It’s mid-afternoon and I’m standing at the Muni with a look on my face that I’m sure reflects exactly how unaccustomed and lost I feel. I’m staring at the sign above me, which should inform me exactly where the next train is headed, but I’m wondering, Am I supposed to board at this station or the one across the street?
In the corner of my eye, I spot a short teenage girl with light blonde hair and a grey hooded sweatshirt approaching. We make eye contact briefly, I open my mouth to speak, and then I turn away again for a second, only to realize she’s still watching me, waiting for me to verbally acknowledge that I have no idea what I’m doing.
“Excuse me,” I give in. “Do you know if this train goes to Church Street?”
“We’re on Church Street right now,” her answer is swift and confident. “The train goes all the way down Church and even further.”
“Oh, sorry; I think the stop I’m looking for is Church and Market.” I have no clue what I’m talking about.
Somehow, our encounter warps into a full-on conversation about our backgrounds and current living situations. I discover a good deal about my helpful Muni confidante in the three minutes that we stand at the Muni station and talk. Fact one: She is a high school student who just moved to San Francisco a year ago. Fact two: Her mom stays at home and her dad is a contractor. Fact three: She’s wearing dark eyeliner and exudes an aura that growing up in suburbia could never cultivate: street smarts.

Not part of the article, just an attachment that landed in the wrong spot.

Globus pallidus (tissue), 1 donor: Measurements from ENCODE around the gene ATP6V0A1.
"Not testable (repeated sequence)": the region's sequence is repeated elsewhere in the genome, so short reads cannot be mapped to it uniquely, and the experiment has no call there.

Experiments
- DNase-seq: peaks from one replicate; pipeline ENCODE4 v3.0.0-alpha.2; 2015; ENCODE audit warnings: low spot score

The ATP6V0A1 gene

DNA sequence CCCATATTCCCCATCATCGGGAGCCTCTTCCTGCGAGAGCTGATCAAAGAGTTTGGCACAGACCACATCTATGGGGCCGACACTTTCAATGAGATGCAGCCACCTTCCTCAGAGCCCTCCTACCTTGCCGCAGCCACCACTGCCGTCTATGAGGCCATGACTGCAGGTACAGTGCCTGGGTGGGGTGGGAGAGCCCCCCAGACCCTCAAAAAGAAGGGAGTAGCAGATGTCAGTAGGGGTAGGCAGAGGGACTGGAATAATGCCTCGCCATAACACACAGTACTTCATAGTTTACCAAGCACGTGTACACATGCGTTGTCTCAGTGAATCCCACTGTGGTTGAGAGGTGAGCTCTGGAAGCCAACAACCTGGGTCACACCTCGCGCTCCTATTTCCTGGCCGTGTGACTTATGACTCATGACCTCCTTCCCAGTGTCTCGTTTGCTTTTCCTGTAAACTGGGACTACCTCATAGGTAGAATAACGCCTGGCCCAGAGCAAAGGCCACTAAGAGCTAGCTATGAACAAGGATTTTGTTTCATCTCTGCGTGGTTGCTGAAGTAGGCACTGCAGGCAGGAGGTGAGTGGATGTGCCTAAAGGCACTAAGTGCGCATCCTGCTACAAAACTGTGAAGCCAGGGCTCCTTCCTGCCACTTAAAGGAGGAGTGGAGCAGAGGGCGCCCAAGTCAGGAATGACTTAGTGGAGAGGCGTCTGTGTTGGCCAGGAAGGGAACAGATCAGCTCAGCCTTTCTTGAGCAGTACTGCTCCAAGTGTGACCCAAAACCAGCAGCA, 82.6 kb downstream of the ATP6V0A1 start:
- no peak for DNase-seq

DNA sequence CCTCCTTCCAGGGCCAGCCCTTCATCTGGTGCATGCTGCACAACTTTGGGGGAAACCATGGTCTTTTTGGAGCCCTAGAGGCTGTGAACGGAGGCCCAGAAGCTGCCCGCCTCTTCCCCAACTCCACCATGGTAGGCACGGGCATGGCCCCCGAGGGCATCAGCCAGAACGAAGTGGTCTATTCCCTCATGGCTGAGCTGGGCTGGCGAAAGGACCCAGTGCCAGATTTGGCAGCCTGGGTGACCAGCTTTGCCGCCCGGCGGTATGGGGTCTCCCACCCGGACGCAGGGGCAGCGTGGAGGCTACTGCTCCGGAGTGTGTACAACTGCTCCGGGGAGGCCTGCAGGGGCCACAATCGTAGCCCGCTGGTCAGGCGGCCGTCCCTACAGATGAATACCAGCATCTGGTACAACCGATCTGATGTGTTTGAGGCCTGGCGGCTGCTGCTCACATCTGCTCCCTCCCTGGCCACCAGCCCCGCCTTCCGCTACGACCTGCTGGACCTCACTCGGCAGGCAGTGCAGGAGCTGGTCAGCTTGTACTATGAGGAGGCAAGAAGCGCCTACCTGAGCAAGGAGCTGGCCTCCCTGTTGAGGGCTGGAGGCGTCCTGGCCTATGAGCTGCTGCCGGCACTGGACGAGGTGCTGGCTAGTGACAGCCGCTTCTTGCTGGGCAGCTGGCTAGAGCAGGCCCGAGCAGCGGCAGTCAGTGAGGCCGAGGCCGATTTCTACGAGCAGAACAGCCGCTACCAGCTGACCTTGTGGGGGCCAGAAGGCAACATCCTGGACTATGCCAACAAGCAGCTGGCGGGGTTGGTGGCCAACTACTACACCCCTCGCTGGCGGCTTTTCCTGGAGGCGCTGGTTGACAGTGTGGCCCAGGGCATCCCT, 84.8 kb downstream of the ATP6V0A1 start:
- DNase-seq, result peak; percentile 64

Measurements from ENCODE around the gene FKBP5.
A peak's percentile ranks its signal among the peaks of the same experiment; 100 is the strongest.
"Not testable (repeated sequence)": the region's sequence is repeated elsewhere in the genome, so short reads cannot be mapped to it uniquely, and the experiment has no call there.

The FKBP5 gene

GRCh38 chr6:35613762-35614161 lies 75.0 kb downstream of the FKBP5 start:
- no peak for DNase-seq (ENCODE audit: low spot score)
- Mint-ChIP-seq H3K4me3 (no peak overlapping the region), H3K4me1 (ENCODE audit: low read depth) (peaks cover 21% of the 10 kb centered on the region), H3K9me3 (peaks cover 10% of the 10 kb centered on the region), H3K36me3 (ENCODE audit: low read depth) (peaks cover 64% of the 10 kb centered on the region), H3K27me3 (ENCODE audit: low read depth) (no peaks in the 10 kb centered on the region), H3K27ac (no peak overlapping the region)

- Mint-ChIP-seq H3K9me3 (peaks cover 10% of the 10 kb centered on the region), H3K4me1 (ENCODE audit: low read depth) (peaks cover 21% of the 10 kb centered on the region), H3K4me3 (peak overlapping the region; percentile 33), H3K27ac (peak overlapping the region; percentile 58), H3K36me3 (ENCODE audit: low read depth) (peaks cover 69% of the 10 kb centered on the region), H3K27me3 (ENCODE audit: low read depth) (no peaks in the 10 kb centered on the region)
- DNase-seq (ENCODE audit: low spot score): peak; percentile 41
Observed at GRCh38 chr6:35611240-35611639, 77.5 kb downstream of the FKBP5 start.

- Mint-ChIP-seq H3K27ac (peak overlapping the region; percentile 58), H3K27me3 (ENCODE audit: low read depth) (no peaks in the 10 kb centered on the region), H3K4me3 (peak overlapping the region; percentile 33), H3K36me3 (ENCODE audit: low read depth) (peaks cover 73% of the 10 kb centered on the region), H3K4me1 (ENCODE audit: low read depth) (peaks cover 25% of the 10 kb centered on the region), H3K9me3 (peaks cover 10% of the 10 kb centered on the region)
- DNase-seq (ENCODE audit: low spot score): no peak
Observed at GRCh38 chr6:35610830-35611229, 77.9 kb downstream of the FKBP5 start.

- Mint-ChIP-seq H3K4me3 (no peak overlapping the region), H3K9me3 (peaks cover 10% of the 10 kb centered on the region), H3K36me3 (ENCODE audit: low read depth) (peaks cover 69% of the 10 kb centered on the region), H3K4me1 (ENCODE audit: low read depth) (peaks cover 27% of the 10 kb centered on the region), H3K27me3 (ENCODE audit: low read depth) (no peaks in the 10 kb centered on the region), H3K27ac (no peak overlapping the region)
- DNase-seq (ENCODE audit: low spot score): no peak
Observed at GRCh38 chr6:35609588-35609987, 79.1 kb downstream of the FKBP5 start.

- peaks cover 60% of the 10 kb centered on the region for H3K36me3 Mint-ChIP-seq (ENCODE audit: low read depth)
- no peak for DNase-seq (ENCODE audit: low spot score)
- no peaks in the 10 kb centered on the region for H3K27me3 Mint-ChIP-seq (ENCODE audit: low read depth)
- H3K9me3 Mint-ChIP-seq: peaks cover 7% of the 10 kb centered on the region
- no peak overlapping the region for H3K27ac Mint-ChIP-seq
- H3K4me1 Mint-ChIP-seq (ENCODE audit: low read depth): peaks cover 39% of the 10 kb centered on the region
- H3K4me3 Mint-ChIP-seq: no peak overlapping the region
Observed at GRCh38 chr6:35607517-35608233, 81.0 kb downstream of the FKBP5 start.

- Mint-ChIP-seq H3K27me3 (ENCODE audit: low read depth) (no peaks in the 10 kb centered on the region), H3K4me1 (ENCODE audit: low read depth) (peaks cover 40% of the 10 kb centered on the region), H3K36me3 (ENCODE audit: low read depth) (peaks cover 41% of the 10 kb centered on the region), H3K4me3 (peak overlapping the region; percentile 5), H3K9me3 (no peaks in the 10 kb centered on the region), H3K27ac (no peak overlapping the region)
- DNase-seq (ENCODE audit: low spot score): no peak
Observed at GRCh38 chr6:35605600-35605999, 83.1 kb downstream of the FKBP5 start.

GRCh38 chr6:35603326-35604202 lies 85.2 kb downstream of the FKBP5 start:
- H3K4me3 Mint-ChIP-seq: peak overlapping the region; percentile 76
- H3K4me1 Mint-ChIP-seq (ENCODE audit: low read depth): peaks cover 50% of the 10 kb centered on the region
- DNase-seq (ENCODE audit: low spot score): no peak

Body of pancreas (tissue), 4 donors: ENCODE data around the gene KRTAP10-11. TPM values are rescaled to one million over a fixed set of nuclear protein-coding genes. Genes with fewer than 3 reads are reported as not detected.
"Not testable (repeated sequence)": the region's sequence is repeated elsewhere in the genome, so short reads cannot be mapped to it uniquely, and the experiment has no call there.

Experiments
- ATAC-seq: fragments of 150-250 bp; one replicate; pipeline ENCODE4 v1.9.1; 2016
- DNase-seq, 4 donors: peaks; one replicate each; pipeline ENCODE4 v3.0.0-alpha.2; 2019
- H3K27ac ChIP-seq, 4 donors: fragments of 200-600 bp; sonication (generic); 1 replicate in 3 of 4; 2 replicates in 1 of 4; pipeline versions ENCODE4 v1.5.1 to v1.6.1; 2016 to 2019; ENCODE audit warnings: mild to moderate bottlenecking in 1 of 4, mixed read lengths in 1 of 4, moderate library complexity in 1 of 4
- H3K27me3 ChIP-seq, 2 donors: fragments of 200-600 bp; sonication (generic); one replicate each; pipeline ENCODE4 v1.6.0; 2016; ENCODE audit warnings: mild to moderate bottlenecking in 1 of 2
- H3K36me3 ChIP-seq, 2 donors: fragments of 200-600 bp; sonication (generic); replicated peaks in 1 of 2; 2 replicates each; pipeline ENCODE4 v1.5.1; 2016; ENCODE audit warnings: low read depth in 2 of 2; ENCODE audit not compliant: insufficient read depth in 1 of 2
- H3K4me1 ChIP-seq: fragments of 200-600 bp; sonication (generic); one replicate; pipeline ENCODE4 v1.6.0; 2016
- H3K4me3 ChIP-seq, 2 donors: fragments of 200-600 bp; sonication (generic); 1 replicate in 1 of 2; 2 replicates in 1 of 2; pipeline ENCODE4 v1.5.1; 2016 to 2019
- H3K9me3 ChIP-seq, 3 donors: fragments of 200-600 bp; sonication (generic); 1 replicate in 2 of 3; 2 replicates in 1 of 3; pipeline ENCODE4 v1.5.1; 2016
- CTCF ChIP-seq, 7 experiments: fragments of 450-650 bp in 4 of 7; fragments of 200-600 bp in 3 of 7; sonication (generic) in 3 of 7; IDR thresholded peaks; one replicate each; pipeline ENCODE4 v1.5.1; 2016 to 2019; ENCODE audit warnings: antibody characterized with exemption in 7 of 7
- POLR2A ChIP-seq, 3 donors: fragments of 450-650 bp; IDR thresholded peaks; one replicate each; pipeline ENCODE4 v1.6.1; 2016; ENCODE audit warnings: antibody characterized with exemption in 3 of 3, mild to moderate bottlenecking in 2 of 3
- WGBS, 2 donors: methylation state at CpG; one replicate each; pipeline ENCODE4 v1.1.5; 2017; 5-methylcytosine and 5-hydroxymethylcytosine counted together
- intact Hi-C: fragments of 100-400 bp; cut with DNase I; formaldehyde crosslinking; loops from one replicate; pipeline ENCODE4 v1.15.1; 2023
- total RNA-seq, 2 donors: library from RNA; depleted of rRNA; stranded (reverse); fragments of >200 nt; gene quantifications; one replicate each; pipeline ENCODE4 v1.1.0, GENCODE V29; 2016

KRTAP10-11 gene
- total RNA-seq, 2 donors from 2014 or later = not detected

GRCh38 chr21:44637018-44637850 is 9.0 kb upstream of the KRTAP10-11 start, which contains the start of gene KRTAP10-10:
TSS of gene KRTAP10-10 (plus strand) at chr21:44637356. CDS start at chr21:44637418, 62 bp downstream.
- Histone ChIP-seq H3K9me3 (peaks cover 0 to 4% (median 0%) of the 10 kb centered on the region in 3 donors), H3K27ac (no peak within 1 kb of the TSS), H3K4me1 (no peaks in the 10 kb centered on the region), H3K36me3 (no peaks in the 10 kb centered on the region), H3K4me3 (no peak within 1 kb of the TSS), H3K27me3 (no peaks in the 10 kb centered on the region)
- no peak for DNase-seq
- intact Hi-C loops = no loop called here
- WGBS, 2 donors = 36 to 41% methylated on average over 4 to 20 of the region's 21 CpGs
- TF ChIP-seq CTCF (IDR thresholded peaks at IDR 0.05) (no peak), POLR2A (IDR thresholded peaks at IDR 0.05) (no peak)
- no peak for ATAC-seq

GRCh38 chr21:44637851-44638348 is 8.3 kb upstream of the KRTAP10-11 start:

“I live in the Mission,” she tells me.
“Oh!” I exclaim. “I’ve been trying to find an apartment there.”
“Yeah…” her voice trails. “The Mission typically gets the most sun, but it can get pretty creepy there, especially at night. Whatever you do, don’t live near the 16th St. Mission BART station. That place absolutely freaks me out.”
I reflect briefly on my high school years, when my single fear was not getting accepted to a decent university. You’ve got it good, I imagine myself traveling back time and slapping my angst-filled, adolescent self upside the head.
Fact four: she’s afraid to walk around in her own neighborhood.